But also, my love affair for James Bond began in the month of June, the summer between eighth grade and High School. Here's the story:
I was first introduced to James Bond in fifth grade, when Andrew Avitan had a birthday outing to see The World is Not Enough, followed by playing GoldenEye on the N64. GoldenEye was awesome, of course, and I still believe it is the greatest video game ever.
This guy is winning; he is obviously not me.
The World is Not Enough, however, I was not thrilled by. It was a different time, of course. I was a prude and a nerd, and the idea of SEX just bothered and scandalized me. I couldn't follow the plot very well, either, though I eventually learned that the why and the wherefore in a Bond film is the last thing on anyone's mind. Also, this is the one where Denise Richards famously played a nuclear physicist.
Flash forward to eighth grade.
I was the eighth grade champion in the spelling bee, beating Casey Scharf, a classmate with whom I had a fierce rivalry. He didn't know it, and I don't exactly know why I chose him to compete with, but suffice to say that it was one of my greater achievements that year. (The GREATEST was hitting on the hot librarian on the morning announcements and getting away with it). Anyway, I won, and so we were supposed to have a final competition between me and the champions from the sixth and seventh grade. The winner of that would represent our school in the district competition. High-fives were exchanged with my parents.
Except that it never happened. At the last minute, they were unable to hold a final competition, and a name was drawn out of a hat on the morning announcements. The decision left to horrible chance (horrible, awful chance), I watched as my dreams of being the Grand Master of Spelling Things were dashed, and some girl in seventh grade went instead.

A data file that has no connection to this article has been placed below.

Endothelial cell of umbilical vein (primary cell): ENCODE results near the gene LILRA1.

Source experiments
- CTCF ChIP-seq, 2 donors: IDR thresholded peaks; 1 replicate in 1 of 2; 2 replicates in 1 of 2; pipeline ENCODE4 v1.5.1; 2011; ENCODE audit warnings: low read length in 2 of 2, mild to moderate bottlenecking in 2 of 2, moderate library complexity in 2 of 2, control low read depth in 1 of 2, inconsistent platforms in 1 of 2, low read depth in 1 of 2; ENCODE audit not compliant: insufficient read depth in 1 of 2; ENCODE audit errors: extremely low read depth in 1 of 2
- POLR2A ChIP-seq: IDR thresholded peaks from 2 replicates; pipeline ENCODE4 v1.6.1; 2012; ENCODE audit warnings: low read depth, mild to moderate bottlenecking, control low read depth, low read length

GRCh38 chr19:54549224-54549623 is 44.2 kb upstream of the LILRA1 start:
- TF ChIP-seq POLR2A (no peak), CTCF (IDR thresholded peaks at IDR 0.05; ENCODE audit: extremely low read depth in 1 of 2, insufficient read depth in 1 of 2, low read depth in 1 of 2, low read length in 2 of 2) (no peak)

Well, my father was not having any of that. Siding with me on the whole "drawing a name out of a hat is stupid" thing, he called me in sick the day of the District Spelling Bee. Instead, we had an OUTING. Yes, a wonderful, air-conditioned outing to the local mall, where I could pick out one item to own forever and ever. So we went to the music store, right? And I looked through the movie soundtracks, and there it was -- The Best of Bond, featuring twenty-two tracks of music to spy to.
And this is what it looked like.
Now, keep in mind, I had yet to see any Bond film but The World is Not Enough, and I still had memories of the burning hatred I felt for it. Fortunately for me, my English teacher at the time was Mr. Kimmel, a die-hard Bond fan. He happened to have a copy of The Best of Bond himself, and he would play it every so often during writing exercises. I really didn't remember any songs per se, but I remembered not hating it, and I kind of looked up to him at the time, so what was good enough for him was good enough for me. I bought the CD.
And my life changed forever.